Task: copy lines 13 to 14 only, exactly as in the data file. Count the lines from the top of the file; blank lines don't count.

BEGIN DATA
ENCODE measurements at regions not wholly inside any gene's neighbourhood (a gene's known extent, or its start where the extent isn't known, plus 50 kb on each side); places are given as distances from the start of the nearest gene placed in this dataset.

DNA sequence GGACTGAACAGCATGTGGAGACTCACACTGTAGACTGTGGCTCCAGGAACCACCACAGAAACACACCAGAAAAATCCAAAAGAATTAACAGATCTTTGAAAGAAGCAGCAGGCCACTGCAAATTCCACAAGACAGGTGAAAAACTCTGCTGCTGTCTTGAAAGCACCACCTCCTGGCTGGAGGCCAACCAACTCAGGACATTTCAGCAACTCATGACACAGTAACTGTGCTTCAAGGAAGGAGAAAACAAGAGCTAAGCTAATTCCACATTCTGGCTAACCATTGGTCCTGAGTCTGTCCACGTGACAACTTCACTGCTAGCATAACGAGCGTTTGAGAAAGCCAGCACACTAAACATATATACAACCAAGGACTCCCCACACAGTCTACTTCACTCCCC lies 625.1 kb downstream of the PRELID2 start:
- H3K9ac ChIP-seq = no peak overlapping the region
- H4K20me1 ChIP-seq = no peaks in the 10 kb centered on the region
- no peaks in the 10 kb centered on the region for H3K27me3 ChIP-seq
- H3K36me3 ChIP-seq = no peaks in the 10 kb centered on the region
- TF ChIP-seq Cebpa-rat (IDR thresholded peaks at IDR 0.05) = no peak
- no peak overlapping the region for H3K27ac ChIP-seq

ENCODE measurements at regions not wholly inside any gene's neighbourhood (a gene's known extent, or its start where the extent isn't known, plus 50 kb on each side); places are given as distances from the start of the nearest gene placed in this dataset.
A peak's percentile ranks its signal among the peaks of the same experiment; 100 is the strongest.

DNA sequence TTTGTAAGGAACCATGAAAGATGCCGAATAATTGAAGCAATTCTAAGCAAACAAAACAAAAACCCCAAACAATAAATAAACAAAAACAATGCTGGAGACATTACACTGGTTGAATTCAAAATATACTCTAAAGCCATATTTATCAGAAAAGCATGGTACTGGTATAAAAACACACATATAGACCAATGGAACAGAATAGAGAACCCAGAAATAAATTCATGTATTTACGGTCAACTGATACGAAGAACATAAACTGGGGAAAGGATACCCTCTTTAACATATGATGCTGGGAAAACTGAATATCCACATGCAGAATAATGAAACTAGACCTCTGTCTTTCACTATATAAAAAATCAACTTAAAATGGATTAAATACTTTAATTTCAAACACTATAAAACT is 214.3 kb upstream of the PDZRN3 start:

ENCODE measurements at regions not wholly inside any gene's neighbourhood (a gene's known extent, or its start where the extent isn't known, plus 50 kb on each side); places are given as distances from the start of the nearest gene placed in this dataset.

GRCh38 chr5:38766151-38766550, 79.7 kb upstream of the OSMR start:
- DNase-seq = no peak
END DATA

GRCh38 chr5:38766151-38766550, 79.7 kb upstream of the OSMR start:
- DNase-seq = no peak